Picks and Pans Review: Whiplash Smile

updated 01/12/1987 AT 01:00 AM EST

originally published 01/12/1987 AT 01:00 AM EST

Billy Idol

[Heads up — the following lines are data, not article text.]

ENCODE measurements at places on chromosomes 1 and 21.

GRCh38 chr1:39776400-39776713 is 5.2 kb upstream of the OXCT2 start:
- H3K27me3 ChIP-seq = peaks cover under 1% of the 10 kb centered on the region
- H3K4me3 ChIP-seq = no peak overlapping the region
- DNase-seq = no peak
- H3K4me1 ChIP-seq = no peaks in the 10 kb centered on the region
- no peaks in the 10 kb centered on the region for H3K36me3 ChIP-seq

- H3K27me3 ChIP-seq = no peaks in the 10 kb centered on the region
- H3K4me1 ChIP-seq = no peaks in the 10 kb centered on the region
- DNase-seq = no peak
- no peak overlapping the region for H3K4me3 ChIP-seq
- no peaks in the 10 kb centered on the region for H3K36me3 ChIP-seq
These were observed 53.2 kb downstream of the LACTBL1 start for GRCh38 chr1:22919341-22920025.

The first indication that Billy Idol wants to try something new with his fourth U.S. release appears on the album's back cover. There he is—defying all rumors that his lips could not form anything other than a sneer or pout—actually smiling. As if that weren't enough of a shock, Idol spent a year and a half in the studio to make sure there would be surprises inside the jacket too. In the past Idol made top-notch dance tunes by letting restrained introductions explode into all-hell-breaks-loose choruses. On Whiplash Smile, he still serves up growling vocals and macho machine gun guitars. But his new songs sputter out or fade away instead of igniting. The sing-a-long choruses are gone as are the tough-guy lyrics. Let's face it: The old yeller has mellowed. His new songs focus more on his loneliness and desire for true love than his desire for sex. Idol deserves some credit for expanding his repertoire, but he has cut out too much of the fun. It just doesn't feel authentic when Mr. Black Leather and Chains tries out Ricky Nelson style innocence on Sweet Sixteen. Maybe in 10 years people will call Whiplash Smile Idol's great breakthrough into a subtle new style. For now, it's still okay to ask the deejay for Rebel Yell when you want to rock out. (Chrysalis)

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